BWW Reviews: IMPERFECT PAIRINGS By Jackie Townsend

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Americans have a definite vision of Italy - the only problem is that their vision of Italy is imaginary, built on movies, family stories, and romantic notions. And they have a definite vision of love in a day of careers coming first. So what happens when a career woman visits Italy with her Italian boyfriend of only a few months, and he decides he's returning?

That's the premise in IMPERFECT PAIRINGS by Jackie Townsend. Jamie meets Jack, who turns out to be Giovanni, and who takes her to his cousin's wedding - back home in Italy. There's family and business trouble there, and Jack decides to stay. It's Jamie's impulsive decision to stay there with him that powers the rest of the book.

IMPERFECT PAIRINGS has romance underlying it, but this winner of the Indie Reader Discovery Awards is not a romance novel - unless you consider it a love story about Italy, the real Italy most Americans never know. It's not the one seen on television, or in THREE COINS IN THE FOUNTAIN; it's not tourist Italy or the imaginary Italy of Italian-Americans whose families haven't lived there in three generations. This is the Italy of small towns, side streets, country estates on back roads, and family - family everywhere. This novel explores Italian food, Italian wine, and the Italian wine industry that Jack's family dwells in.

It also explores whether or not you can, in fact, go home again; while Jack is reabsorbed into his family in Italy, Jamie finds that it's difficult to relate to the United States and to her sister's values after seeing a different side of the world. But it's equally difficult to relate to the expectations of a new country, an unknown language, and a man you've committed to more suddenly than not, and that provides a whole new set of challenges.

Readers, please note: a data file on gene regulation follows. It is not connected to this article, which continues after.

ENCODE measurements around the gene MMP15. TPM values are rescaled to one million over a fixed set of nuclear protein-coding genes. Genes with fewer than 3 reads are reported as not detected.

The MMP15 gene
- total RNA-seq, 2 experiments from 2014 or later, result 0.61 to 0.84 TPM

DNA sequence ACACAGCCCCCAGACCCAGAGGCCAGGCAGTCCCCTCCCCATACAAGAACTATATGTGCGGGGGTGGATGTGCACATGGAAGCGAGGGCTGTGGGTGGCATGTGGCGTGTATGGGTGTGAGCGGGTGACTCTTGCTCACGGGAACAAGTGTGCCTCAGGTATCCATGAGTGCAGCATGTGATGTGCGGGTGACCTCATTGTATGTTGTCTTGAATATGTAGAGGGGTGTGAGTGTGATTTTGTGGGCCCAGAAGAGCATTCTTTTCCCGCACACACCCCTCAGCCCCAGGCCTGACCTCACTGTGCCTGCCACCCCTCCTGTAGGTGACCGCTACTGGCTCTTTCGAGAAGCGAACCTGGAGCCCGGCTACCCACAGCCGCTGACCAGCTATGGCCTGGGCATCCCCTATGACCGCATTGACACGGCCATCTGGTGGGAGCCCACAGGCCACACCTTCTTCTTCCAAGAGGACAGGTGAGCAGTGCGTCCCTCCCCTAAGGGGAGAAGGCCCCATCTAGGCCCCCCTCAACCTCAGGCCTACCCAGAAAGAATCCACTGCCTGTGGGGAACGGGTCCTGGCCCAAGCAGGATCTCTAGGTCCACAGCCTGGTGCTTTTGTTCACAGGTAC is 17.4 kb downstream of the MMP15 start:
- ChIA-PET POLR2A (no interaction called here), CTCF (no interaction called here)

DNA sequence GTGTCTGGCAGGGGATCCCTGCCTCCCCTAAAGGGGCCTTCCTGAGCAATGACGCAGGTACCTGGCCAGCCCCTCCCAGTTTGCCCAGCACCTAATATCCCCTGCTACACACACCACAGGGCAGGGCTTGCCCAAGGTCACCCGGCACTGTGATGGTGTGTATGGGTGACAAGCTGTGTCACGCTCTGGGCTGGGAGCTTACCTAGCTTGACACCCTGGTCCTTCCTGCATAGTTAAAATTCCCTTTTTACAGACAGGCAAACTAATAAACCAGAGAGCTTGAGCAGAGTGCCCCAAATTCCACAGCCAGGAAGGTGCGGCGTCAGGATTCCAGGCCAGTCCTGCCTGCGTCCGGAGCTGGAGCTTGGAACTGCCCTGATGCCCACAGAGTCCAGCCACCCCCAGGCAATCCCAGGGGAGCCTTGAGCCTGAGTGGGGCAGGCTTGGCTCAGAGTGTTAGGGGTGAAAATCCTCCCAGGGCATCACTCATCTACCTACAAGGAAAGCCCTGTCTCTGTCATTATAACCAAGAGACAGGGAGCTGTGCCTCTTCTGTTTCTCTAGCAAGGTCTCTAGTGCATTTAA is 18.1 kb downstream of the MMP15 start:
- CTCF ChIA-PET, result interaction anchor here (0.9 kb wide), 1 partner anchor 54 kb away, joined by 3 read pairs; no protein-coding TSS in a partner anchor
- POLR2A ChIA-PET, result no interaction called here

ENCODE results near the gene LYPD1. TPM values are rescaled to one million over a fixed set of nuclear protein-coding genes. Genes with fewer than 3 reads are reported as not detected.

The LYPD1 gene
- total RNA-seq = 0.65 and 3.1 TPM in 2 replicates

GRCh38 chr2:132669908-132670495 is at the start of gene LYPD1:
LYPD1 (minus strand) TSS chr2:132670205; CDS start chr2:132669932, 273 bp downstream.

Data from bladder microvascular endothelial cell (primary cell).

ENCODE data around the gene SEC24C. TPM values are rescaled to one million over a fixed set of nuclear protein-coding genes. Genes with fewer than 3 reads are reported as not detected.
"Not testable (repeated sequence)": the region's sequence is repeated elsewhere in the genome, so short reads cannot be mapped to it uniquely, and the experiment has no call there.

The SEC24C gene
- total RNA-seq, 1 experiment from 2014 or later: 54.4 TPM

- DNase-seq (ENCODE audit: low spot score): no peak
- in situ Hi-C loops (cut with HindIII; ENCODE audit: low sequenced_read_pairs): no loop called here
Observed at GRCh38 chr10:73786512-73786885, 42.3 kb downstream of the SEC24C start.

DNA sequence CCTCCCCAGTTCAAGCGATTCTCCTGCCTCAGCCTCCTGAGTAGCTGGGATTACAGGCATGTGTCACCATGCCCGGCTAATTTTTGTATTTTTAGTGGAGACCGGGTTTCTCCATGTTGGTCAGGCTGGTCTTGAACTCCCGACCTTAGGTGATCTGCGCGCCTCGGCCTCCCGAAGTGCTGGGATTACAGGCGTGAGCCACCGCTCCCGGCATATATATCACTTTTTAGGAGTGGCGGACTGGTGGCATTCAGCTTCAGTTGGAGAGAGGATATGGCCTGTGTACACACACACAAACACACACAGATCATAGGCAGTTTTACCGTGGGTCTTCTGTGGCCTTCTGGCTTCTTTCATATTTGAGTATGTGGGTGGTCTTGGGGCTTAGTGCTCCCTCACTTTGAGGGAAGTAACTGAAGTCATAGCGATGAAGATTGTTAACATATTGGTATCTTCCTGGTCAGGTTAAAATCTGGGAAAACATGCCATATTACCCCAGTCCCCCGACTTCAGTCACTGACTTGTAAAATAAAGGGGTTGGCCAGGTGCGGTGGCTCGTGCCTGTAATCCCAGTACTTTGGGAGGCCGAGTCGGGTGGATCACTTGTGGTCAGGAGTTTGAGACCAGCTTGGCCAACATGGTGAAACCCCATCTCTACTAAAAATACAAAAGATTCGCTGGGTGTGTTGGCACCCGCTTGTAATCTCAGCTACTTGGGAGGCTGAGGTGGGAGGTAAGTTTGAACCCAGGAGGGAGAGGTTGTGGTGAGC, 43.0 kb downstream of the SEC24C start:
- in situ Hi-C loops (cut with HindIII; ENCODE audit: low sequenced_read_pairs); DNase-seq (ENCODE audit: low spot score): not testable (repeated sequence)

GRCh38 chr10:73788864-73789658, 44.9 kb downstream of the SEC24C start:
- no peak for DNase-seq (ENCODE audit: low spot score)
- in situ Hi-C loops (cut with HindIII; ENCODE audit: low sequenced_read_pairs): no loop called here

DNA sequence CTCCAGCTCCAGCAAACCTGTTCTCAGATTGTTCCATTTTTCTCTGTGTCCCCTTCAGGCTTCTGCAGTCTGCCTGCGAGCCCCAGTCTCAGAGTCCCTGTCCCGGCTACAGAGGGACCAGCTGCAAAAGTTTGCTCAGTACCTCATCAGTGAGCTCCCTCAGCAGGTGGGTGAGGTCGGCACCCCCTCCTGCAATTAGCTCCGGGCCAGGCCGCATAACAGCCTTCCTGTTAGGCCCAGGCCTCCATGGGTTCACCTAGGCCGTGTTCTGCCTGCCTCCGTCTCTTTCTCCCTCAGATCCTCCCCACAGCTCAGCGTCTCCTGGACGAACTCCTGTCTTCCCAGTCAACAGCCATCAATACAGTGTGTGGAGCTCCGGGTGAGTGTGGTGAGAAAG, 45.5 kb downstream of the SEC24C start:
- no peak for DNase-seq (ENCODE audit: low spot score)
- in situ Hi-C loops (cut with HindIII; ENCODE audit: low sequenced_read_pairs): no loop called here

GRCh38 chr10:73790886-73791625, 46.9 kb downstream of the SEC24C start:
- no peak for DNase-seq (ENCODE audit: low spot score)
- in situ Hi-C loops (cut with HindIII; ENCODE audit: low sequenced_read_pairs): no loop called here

IMPERFECT PAIRINGS, like the wine at its center, is about growth - about the fermentation of ideas and emotions, the bottling-up of feelings and concerns, and about the proper aging of ideas and of people. It's a brilliantly-written small gem, with exquisite detail and equally exquisite crafting of language, by an American author with her own Italian husband and her own Italian experience. It's a guidebook to Italy, and a guidebook to how Italians really live their lives.

It's worthy of study, and the author has, in fact, a study guide for it at her website, Published by Ripetta Press, her second novel, like a glass of Pinot Grigio, is a perfect antidote for an overstressed world, almost as calming as that trip to Italy you'll decide to take after reading it.

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